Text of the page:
Some great words of inspiration, key being the need to all walk together and move forward, and there can never be a resolutions without talking. Fighting never solves issues, it is only talking sitting and talking to each other, that issues can be resolved. Of course, being a politicians speech, how could be bereft of marketing of what had been achieved and how key all the Non Resident Indians were to the economy and their valuable contributions and how things had changed during his tenure. Some great moments also during his visit, where in he met the labourers and posed for photographs with them, which for many was an unrealistic experience. Where do you see the PM of your country meeting drivers, supermarket assistants, welders and talking to them.

As the event ended and headed off home, could not but help wonder, a wonderful moment that had been totally worth it. Yes there as the expected sales pitch, but overall, it left one with a feeling of pride and joy as to hearing a charismatic leader speak. I am sure there are many other leaders who are and have been more adept in the art of oratory and poetry than Mr. Modi, however that day belonged to him. And us.

The full speech (albeit in Hindi) can be sourced at You Tube on this link.

NB: A long post, but the memories linger.

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About asarpota

Like to fly, but at the same time, quite on the ground, and do tend to be realistic. Very passionate about what I believe in and do, no patience with idiots, not a perfectionist, but trying to come close to it.... Not a nerd btw, value my friends very much, can criticize and have the b***s to take it on my chin. A spade is a spade!!!
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6 Responses to A PM’s visit

  1. Alok Singhal says:

    In spite of all the greatness (in terms of what you have mentioned in the post and stock markets doing well etc) we have achieved after Modi became PM, i still feel bad that our country faces issues like rapes, corruption, and ever increasing suicides by farmers…why doesn’t he (or his govt) addresses them?
    Maybe they are politically sensitive ones best left untouched…

    Liked by 1 person

    • asarpota says:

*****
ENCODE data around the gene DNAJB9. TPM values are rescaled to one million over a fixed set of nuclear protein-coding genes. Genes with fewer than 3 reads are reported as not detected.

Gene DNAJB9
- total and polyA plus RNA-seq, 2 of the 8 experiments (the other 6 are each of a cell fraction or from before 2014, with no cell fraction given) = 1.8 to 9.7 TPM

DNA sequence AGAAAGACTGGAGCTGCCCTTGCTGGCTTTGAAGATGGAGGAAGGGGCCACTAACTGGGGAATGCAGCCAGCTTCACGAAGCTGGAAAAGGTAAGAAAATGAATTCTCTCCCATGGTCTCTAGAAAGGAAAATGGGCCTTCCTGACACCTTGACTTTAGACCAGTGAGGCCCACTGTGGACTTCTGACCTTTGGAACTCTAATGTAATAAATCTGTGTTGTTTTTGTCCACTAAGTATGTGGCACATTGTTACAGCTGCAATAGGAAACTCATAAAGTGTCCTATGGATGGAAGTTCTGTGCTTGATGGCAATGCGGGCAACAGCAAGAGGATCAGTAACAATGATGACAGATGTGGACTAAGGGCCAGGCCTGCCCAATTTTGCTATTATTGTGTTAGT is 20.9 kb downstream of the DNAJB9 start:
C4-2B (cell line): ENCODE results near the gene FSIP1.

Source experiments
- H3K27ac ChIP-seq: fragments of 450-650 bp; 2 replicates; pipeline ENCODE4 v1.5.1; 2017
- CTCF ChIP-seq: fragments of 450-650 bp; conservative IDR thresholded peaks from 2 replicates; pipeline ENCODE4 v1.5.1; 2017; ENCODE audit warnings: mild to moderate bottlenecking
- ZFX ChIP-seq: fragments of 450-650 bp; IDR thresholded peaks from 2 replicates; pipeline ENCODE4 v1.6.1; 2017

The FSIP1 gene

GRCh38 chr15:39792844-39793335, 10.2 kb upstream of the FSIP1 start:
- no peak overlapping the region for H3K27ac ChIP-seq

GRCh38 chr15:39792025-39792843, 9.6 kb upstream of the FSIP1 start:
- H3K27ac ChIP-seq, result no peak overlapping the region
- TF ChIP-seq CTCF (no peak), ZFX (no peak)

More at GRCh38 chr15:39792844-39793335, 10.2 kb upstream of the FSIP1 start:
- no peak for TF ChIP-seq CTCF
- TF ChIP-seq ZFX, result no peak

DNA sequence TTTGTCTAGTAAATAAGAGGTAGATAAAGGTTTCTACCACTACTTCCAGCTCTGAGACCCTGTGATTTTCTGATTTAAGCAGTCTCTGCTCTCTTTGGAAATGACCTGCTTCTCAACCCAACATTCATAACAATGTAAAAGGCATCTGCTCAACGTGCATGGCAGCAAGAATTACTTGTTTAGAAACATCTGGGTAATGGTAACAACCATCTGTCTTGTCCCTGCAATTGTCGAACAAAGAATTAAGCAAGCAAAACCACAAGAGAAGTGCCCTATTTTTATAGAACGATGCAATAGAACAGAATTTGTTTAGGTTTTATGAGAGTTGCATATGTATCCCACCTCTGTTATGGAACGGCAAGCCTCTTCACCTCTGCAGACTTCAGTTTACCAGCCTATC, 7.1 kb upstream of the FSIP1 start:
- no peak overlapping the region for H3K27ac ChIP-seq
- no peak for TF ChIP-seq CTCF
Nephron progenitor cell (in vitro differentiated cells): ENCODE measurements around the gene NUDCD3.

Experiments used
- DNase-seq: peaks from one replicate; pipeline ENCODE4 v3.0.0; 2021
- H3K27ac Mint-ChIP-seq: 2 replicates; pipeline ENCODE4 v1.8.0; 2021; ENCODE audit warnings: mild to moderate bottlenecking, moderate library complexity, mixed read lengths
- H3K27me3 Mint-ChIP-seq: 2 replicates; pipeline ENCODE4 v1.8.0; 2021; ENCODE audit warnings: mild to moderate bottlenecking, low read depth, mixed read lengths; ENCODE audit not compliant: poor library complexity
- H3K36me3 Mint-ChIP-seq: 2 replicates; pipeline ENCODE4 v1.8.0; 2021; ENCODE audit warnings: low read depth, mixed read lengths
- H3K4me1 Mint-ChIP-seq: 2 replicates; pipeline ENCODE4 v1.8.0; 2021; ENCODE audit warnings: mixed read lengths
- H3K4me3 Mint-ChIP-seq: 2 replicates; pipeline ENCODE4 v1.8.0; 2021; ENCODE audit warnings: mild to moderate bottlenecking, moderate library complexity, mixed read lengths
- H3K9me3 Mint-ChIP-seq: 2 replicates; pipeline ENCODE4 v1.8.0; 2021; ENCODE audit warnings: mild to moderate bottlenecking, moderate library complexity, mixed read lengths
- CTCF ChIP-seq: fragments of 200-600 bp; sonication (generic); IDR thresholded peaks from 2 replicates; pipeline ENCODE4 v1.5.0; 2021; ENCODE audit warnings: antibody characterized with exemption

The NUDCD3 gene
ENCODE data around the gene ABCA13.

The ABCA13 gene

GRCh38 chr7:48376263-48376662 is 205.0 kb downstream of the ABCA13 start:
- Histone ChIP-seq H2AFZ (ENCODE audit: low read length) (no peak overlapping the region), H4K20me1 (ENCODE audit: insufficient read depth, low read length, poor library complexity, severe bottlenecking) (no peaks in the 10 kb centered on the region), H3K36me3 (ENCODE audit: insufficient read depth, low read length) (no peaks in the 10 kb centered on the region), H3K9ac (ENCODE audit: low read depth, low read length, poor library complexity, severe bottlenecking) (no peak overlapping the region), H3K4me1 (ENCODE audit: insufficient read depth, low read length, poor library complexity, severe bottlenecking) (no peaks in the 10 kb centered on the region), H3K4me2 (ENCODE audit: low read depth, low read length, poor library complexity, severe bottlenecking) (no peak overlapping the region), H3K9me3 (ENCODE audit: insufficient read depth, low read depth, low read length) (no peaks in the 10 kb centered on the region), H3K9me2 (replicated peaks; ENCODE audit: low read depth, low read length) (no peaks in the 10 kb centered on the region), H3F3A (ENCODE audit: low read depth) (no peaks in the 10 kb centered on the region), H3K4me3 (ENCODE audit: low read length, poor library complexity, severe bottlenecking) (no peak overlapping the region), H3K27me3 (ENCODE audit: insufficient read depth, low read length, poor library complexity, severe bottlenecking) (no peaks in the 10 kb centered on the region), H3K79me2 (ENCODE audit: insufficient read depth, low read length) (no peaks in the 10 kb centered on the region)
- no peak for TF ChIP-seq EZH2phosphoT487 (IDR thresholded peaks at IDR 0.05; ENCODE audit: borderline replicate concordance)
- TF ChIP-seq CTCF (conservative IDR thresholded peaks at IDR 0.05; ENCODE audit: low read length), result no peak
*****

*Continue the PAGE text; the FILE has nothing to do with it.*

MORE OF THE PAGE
Absolutely true Alok and these are critical. However, that puts up an interesting question as to what should a PM do? He is trying to Internationalize India and have the CM’s manage the local stuff, but I guess, in a country like India, that does not work. Be it from Nehru to Modi, we have lagged internationally. If we look global, the oppostion slams us for forgetting local and v.v. A Devil’s sword? But then, I still have hope, he has had only one year and I believe he should get a full term minimum to provide results. Our issue is, we want results in one and if we dont get them, we change and again.. 🙂 Thanks for the stop.. Rajesh

      Like

  2. indrani says:

    All this is very good.
    He has started good programs too but none is going far and having good results.

    Liked by 1 person

    • asarpota says:

      True. I guess a situation of promising too much without realzing the reality. My only side with him would be, Congress messed it for 60 years, and we are judging him in one. Don’t know, but my take.. Thanks for the note.. Rajesh

      Liked by 1 person

  3. That’s a huge crowd there. Sales pitch is expected but as long as it is balanced with other substance that evokes a feeling of pride about the country it should be okay. I mean its more about creating a buy in than delivering results in a speech. Posing with laborers is also something none other would do. So may be your visit was worth it.

    Liked by 1 person

    • asarpota says:

      Hi Somali… Agree… The sales pitch was there as expected,but also key decisions and topics on terrorism, togetherness, awareness of projects, the need to work together were all part of the speech. The best part of course was the meeting with the labourers which was the creme de creme. Never ever before has a PM gone to a labour camp and talked to these people.. A huge respect for him on that count… Thanks for stopping by.

      Liked by 1 person